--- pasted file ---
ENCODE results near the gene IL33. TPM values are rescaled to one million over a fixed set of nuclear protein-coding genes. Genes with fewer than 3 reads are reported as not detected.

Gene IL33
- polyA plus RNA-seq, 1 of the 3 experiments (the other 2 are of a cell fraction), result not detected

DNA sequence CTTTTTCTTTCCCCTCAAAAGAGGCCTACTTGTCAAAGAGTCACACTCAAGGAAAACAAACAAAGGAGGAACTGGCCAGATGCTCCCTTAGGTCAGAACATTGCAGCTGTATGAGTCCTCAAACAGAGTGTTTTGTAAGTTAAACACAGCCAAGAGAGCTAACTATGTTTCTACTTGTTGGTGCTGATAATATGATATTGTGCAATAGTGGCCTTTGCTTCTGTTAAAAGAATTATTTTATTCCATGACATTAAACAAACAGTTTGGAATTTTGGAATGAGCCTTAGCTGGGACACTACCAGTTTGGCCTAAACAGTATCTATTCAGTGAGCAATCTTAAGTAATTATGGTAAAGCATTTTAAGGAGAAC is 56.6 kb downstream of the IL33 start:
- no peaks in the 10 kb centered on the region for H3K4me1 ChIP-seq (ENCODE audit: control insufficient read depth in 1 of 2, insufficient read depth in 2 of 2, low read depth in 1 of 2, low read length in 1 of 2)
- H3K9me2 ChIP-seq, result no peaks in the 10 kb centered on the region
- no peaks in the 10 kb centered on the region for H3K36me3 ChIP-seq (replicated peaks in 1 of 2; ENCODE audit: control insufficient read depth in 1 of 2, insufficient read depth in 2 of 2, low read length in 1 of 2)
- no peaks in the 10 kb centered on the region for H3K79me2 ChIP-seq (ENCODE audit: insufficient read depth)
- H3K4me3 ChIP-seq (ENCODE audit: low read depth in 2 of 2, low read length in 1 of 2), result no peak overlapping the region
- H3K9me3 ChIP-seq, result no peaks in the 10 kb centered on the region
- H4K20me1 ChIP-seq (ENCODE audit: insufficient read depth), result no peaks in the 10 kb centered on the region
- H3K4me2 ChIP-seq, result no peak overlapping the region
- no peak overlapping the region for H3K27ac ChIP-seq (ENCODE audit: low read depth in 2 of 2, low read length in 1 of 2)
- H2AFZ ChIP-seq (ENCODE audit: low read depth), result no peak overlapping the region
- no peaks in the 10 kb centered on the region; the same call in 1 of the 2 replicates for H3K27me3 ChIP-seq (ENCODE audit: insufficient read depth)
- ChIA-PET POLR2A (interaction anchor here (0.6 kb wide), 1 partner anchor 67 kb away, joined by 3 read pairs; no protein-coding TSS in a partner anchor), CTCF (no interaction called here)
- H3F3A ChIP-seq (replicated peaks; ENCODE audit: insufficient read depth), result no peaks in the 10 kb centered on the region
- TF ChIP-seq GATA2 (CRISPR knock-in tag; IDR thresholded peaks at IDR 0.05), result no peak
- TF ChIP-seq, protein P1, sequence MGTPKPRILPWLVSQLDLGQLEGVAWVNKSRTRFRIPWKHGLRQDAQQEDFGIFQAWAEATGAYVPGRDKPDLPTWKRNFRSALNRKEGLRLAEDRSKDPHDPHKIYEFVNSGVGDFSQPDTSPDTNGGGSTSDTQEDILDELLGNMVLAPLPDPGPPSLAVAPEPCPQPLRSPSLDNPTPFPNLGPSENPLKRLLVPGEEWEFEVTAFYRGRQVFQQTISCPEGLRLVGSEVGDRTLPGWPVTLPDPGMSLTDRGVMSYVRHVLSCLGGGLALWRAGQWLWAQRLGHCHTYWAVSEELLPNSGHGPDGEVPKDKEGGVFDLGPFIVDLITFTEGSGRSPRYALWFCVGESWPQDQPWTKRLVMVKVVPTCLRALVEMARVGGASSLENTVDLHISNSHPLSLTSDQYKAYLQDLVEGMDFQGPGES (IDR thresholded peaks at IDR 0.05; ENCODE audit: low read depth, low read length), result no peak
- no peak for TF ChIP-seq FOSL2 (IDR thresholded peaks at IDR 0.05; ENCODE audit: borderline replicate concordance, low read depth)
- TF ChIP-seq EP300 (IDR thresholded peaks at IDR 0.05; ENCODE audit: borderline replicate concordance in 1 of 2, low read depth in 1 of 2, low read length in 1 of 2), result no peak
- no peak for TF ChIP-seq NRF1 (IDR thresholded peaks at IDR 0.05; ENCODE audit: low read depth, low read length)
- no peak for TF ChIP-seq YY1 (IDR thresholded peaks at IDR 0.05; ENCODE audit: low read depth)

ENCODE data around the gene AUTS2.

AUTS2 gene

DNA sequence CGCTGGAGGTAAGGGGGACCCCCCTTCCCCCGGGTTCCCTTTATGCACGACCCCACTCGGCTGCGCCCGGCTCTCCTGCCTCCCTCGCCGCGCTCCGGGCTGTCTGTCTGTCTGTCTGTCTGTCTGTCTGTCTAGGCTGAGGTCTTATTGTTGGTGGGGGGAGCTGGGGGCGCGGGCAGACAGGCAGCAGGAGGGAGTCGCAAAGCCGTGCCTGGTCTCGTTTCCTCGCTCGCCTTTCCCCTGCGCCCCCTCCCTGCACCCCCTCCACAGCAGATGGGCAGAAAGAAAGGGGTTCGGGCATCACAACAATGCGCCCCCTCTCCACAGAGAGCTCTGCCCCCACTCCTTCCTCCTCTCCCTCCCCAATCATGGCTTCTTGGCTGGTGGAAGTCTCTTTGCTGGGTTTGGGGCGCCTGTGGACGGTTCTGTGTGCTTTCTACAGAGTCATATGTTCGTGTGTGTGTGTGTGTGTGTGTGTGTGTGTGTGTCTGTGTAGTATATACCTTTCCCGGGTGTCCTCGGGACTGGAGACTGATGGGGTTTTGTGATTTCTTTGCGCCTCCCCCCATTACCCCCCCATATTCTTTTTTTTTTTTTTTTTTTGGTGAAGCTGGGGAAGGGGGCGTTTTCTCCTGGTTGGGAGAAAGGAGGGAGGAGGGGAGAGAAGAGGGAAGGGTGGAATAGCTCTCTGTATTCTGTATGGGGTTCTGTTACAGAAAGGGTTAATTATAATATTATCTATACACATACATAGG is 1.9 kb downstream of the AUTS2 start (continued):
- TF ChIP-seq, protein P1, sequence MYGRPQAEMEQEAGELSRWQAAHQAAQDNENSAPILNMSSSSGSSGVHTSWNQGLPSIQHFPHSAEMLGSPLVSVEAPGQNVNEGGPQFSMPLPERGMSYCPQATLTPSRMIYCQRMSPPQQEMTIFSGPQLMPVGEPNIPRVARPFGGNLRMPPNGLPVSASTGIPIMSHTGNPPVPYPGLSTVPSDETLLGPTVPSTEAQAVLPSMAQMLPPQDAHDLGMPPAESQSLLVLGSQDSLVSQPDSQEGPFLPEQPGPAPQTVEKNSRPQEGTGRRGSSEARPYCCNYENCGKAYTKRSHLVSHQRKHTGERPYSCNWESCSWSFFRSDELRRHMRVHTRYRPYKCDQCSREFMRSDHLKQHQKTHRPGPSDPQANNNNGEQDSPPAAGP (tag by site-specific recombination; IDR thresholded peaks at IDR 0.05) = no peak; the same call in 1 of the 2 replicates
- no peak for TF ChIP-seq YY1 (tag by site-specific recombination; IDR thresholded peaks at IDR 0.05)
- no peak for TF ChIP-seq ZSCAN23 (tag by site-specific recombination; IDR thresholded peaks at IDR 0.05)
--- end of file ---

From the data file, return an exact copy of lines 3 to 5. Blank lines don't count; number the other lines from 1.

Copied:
- polyA plus RNA-seq, 1 of the 3 experiments (the other 2 are of a cell fraction), result not detected

DNA sequence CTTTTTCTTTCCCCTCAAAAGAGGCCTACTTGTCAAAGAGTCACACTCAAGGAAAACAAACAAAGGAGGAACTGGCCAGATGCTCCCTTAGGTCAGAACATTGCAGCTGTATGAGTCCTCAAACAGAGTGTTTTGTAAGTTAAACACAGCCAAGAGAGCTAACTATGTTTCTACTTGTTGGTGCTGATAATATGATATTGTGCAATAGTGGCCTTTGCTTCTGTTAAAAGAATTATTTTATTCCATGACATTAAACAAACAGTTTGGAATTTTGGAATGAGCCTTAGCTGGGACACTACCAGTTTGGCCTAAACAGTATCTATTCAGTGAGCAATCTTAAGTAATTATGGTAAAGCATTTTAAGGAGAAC is 56.6 kb downstream of the IL33 start:
- no peaks in the 10 kb centered on the region for H3K4me1 ChIP-seq (ENCODE audit: control insufficient read depth in 1 of 2, insufficient read depth in 2 of 2, low read depth in 1 of 2, low read length in 1 of 2)